Kid Sister

While she’s waited for her music career to take off, 28-year-old rapper Melisa Young, a.k.a. Kid Sister, has sold everything from baby clothes and scented candles to reasonably priced lingerie. But it took a song about fake nails (and a video featuring dancing fingers) to turn the Chicago native into an overnight sensation. Channeling the spirits of old Salt-N-Pepa and J.J. Fad, Kid Sister makes hip-hop that is funny, smart, and seemingly tailor-made for a bonkers house party or a backyard dance-off. Despite the sudden avalanche of media attention, a number of big-name collaborations (she’s got Kanye West on speed dial), and a highly anticipated debut album due out this month on Downtown Recordings (tentatively named after macaw-toting WWF wrestler Koko B. Ware), Kid Sister still just thinks of herself as the girl next door—especially if that girl “got her toes done up, with her fingernails matchin’ ” and appreciates the joys of a silky weave.

T. Cole Rachel: What did you study at college in Chicago?

Kid Sister: I studied film. I feel like everybody does that, and then they’re like, “Oh shit, I need to do something else.” So that’s basically what I did—something else.

TCR: When you got out of school, did you wonder, Okay, now what?

KS: Oh, my God, I was scratching my head. My father is black, and so the black side of the family was like, “Yay! You did it! Walk yo crazy ass across that stage and grab that motherfucking diploma—you did it!” And I’m going, “Aw, all right, you do know I got a degree in film, right?” Like, they were expecting me to get some crazy job and buy a car—just really live that kind of glamorous lifestyle. There’s not really a film industry in Chicago. I looked for any kind of job I could get and all I could do is work as a production assistant on Starting Over. A fucking reality show! I don’t think it’s even on the air anymore.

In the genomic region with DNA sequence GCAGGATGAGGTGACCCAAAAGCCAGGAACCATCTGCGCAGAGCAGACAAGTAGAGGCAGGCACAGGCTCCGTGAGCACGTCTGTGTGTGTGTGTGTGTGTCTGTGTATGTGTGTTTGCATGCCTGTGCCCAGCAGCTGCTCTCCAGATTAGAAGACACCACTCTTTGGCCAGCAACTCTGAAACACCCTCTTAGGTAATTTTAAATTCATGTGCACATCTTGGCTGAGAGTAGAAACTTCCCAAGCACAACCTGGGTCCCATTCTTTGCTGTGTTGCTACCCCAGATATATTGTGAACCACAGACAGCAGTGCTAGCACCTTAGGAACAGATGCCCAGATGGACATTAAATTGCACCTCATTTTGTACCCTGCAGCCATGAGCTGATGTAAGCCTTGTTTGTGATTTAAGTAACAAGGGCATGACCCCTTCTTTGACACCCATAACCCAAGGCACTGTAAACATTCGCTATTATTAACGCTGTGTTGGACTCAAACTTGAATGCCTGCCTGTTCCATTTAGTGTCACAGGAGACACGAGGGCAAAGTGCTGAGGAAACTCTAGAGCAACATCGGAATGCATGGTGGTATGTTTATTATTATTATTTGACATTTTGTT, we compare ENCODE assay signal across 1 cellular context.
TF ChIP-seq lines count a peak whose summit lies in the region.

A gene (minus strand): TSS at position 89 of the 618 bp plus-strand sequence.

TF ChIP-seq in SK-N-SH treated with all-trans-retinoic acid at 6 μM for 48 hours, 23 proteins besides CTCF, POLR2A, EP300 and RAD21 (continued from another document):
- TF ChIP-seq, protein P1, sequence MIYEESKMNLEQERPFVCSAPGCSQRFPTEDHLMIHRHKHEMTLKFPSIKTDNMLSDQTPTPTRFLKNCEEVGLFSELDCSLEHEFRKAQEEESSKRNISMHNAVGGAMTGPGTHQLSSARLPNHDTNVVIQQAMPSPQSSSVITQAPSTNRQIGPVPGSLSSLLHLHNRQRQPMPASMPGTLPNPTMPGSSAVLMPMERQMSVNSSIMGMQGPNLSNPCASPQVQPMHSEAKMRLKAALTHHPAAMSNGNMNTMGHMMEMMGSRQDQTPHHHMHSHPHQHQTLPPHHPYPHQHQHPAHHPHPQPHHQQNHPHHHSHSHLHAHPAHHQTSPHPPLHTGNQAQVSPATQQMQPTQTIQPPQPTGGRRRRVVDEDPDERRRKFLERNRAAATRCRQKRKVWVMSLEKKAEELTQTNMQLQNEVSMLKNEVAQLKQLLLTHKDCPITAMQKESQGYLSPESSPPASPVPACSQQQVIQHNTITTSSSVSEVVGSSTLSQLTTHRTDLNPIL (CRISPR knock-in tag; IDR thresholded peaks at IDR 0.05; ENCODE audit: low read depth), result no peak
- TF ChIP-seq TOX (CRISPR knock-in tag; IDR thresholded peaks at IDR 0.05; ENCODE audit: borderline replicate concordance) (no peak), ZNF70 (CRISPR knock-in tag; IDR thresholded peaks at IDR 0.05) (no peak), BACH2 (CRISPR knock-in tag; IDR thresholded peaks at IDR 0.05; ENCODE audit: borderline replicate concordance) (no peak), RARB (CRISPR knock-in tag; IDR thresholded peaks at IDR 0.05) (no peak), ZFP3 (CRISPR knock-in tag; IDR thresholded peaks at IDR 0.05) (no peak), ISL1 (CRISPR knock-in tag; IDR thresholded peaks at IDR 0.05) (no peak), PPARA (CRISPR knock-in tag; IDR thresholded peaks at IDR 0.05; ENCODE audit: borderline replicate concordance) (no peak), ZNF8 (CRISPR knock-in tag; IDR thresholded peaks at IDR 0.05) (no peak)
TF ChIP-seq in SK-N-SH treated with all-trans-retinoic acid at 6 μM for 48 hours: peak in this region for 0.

TCR: Oh, my God. That show was so crazy.

KS: You think so? I thought it was really boring.

TCR: The show was weird. Obviously there was a lot of created drama, but then they would say something like, “I want you to sit outside in this cardboard box all day and think about the things that are keeping you in a box.”

KS: Like, “I want you to lie facedown in this pool and drown yourself because you’re drowning in your emotions.” [laughs]

TCR: As far as your music career is concerned, it seems like things happened superfast.

KS: Yeah, they did. I never like to brag and say, “I rose like a shooting star!” ’cause that’s lame. [laughs] But it really does feel like a miracle happened to me. I was like, “Oh, my God!” Do you want to know how many retail jobs I worked before this? It was as if I worked for every store in America. I worked at the Limited and Bath & Body Works and Gap and Victoria’s Secret. When this started happening to me, I just looked at my schedule and went, “Damn, now this is what I do for a living. This fucking rules!”

TCR: I remember when your song “Pro Nails” emerged online. It was one of those things where, within three or four days, probably 20 different people e-mailed me about it. It quickly went from being this sort of underground thing to being a phenomenon.